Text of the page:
We’re tempted to trust in measurables in adversity.  When we look across the metaphorical battlefield and see an army bigger than ours or an enemy stronger than us, it could be the cultural war on morality, the business competitor flooding the market with their product, or the sin that so easily snares us. We measure our strength and capacity compared to others and are found wanting.  Then, we fret, worry, and stew (to quote Bill Heard).  A story like this is in 2 Kings 6 when the Syrian army surrounded Elisha’s house.  Elisha’s servant freaked out (like most of us would), and Elisha prayed that God would open his eyes to help from heaven.  At that moment, his servant saw the mountains filled with horses and chariots from heaven.  

But we’re also tempted to trust in measurable success.  There’s a story in 2 Chronicles 21:1 about Satan tempting David to take a census of his people.  This verse comes directly after chapters about David’s victories:  conquering the Syrians and Ammonites, driving out giants in the land, and his great leadership of the nation.  At that moment, Satan dabbled the carrot to number the people.  Why?  In success, David possibly thought, ‘This will show how far we’ve come.  This will reveal how powerful we are.’  Yet David never was the hero of Israel’s victories.  God was.  In the following verse of 2 Chronicles 21, the Lord was unhappy with David’s census and brought a curse on Israel, costing 40,000 people their lives. 

I bring this up in this post as a reminder to us at CLF.  The Lord has done a wonderful work among us.  He’s the One who has brought increase and influence.  As I said on Sunday, Psalm 20:7 isn’t forbidding us from counting or measuring horses and chariots.  It’s forbidding to put our trust in them.  Attendance numbers, seating capacity, giving projections, and other measurables can be numbered and considered.  But they’re not to be trusted.  God is faithful in small things, just as in big things.  As I mentioned above, our goal is to be faithful.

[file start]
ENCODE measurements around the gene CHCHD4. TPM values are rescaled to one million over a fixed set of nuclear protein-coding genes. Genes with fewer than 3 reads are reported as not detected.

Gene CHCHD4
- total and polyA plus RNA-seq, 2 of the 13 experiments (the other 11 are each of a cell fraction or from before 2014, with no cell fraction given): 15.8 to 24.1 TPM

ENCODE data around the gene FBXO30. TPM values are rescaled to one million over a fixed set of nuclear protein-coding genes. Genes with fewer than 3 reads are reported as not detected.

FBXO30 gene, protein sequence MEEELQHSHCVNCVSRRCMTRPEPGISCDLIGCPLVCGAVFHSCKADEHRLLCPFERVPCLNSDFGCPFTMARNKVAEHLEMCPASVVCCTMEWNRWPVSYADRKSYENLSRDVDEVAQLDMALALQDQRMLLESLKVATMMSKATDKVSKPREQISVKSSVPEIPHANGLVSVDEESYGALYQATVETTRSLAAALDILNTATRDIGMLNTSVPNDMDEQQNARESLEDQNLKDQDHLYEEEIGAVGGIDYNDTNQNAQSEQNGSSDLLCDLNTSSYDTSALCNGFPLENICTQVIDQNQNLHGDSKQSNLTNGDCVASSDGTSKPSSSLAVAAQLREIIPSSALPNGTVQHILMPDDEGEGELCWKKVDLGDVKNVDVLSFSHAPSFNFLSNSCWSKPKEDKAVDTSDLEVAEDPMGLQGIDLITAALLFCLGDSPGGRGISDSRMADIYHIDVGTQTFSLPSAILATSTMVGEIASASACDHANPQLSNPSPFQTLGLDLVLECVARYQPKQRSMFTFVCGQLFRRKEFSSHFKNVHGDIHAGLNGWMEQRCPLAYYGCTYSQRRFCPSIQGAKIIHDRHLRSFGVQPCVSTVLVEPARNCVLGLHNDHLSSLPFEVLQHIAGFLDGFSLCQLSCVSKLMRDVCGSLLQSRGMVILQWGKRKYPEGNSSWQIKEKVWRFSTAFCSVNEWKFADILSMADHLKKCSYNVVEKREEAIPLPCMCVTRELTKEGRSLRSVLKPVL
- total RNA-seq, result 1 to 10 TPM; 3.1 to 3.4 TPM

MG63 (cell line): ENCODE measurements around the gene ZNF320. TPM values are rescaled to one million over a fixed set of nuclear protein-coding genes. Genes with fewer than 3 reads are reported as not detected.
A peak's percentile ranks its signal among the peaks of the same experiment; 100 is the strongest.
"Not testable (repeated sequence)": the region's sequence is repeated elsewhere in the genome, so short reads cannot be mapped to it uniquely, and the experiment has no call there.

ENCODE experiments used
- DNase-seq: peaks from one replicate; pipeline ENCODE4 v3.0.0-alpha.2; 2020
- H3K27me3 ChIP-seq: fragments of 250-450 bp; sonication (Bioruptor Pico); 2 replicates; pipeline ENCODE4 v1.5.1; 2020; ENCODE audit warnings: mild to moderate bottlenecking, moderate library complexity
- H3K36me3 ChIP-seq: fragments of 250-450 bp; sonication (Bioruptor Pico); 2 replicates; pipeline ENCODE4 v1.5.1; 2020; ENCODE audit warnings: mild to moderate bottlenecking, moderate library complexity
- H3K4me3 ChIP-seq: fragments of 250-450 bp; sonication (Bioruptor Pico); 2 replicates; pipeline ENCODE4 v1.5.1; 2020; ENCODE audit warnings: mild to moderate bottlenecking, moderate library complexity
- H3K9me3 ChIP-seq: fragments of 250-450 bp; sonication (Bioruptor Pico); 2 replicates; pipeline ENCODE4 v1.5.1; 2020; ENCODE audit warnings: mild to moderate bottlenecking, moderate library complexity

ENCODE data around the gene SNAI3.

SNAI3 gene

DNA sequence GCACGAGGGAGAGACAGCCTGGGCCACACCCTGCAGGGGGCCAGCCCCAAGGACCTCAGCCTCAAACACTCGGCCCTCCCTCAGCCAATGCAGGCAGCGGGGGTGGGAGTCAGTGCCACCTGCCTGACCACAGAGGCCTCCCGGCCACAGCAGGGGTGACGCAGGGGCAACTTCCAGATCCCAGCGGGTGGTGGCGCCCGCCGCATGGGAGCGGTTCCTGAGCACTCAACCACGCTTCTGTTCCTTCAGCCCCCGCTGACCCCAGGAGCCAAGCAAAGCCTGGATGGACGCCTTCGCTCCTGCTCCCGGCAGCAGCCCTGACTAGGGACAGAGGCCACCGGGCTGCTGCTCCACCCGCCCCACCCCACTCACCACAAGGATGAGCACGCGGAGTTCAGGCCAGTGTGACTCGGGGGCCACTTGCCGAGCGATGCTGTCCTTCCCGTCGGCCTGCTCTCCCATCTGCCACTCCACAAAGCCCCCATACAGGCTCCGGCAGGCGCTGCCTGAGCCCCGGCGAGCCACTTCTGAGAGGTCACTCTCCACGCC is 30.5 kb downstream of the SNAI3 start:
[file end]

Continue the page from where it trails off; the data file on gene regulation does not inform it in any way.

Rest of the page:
This Coming Sunday

This Sunday, September 3rd, we will start a new series in the Great Commission.  This is to ensure that we’re on the same page with the Lord and His mission.  It’s also to help us see the importance of all of us being on God’s mission.  We hope that this series will be filled with practical ways for you to represent Christ and that this will equip you as you serve Him in our world.  

Our service is at 10:00 a.m. at Jacoby Auditorium.     

From the Cheap Seats

To watch or listen to the sermon described in this post, please click here.

Have a great week!

In Christ, 

Dave York

More To Explore


Unraveling the Unconventional

When you read this prophecy in Genesis 25:23, it’s essential to see this correctly.  In the stories of Isaac/Ishmael and Jacob/Esau, the older will serve the younger.  But we could also say the first will serve the last.  Just because something comes first in order does not mean it’s first in prominence.  

Think of Adam.  Adam is called the first Adam.  Jesus is called the last Adam.  See?  

The world’s system values the order of things: first in class, firstborn, and first in position.  God values something else.


Thoughts on Genesis 25

Genesis 25 is a bit of a bear.  There’s the death of Abraham and Ishmael—the transition to Isaac, and the introduction to Jacob and Esau.  As I stated in my post last week, Genesis 25 was on the docket for this past Sunday.  However, once I started looking at it more closely, I had no idea how to cover it. I broke into separate sermons.  We will cover Genesis 25:12-34 this coming Sunday.  

But there are two things from this Sunday’s sermon that I’d like to expound on a bit more in this post.